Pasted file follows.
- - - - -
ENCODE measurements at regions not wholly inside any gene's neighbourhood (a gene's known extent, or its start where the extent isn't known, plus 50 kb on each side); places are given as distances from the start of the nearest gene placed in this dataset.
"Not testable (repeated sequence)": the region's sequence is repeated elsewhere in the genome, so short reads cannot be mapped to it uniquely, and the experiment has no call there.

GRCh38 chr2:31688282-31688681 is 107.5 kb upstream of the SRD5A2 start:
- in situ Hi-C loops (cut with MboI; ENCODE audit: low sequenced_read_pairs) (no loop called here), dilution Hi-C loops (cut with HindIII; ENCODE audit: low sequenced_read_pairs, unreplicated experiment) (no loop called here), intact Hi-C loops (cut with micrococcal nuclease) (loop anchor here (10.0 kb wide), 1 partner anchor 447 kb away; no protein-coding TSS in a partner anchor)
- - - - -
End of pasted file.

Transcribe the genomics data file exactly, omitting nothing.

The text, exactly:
ENCODE measurements at regions not wholly inside any gene's neighbourhood (a gene's known extent, or its start where the extent isn't known, plus 50 kb on each side); places are given as distances from the start of the nearest gene placed in this dataset.
"Not testable (repeated sequence)": the region's sequence is repeated elsewhere in the genome, so short reads cannot be mapped to it uniquely, and the experiment has no call there.

GRCh38 chr2:31688282-31688681 is 107.5 kb upstream of the SRD5A2 start:
- in situ Hi-C loops (cut with MboI; ENCODE audit: low sequenced_read_pairs) (no loop called here), dilution Hi-C loops (cut with HindIII; ENCODE audit: low sequenced_read_pairs, unreplicated experiment) (no loop called here), intact Hi-C loops (cut with micrococcal nuclease) (loop anchor here (10.0 kb wide), 1 partner anchor 447 kb away; no protein-coding TSS in a partner anchor)